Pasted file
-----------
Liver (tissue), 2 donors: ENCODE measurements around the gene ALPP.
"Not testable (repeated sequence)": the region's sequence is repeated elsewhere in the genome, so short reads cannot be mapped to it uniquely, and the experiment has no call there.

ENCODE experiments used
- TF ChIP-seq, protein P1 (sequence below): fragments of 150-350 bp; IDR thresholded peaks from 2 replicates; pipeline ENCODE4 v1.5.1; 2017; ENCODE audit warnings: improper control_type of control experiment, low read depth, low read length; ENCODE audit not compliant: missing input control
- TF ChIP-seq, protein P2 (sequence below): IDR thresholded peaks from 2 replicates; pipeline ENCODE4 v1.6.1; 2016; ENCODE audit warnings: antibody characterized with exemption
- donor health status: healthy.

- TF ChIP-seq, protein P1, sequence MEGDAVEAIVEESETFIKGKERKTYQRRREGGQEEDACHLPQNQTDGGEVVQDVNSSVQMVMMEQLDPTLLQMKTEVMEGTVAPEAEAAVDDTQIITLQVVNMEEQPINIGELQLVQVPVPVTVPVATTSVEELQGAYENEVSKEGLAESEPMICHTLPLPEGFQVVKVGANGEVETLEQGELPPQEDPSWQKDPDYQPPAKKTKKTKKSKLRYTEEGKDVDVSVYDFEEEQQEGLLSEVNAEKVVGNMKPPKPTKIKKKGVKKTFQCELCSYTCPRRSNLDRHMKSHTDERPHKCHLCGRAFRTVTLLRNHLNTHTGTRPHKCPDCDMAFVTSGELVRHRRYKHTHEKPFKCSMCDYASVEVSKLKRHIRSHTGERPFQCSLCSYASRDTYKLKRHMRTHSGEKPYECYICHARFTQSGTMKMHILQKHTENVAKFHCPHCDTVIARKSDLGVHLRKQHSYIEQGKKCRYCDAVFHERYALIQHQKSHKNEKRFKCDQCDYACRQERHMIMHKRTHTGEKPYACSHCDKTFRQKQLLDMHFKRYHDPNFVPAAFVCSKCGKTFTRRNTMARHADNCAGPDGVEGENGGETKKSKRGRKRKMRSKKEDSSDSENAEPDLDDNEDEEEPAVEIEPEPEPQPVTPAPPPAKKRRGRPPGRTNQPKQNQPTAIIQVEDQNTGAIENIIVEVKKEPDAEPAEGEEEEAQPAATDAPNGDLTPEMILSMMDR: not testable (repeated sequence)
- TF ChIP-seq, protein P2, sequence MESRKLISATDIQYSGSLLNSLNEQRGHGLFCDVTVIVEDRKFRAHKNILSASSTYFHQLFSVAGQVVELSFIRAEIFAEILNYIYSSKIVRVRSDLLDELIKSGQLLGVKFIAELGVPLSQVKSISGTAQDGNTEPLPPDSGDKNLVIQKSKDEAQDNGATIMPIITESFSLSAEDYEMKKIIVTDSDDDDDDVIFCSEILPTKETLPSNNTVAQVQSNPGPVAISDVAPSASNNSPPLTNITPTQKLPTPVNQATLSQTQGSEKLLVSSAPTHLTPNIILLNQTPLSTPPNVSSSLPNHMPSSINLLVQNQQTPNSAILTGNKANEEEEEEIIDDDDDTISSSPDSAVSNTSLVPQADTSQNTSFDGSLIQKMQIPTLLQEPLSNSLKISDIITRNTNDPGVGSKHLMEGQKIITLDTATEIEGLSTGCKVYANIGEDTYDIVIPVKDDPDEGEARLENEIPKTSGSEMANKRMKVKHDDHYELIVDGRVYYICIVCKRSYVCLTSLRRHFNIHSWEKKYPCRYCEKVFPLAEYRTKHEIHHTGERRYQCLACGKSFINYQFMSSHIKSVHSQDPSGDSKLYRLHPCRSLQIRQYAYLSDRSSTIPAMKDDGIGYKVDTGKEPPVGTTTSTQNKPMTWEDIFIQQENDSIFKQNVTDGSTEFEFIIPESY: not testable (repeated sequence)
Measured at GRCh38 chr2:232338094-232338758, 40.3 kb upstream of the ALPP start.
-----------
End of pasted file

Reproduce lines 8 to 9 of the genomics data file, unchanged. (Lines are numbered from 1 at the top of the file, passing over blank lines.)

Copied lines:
- TF ChIP-seq, protein P2, sequence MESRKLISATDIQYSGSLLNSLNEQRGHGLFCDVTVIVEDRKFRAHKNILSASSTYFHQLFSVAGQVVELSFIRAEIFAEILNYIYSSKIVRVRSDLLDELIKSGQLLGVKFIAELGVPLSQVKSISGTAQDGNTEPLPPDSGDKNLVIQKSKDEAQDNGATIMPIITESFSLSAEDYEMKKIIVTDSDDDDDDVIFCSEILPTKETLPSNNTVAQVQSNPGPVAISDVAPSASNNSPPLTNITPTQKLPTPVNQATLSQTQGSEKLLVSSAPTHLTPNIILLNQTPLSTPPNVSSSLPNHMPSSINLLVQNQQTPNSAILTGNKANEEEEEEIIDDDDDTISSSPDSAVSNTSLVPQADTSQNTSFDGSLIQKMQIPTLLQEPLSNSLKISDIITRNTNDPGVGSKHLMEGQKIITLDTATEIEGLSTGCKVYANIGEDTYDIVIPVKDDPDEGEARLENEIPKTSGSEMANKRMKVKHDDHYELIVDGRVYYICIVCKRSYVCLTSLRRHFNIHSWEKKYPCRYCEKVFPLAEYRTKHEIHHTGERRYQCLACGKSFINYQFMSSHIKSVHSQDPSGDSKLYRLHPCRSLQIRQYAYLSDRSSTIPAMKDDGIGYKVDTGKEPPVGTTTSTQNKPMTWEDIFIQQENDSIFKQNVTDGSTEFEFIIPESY: not testable (repeated sequence)
Measured at GRCh38 chr2:232338094-232338758, 40.3 kb upstream of the ALPP start.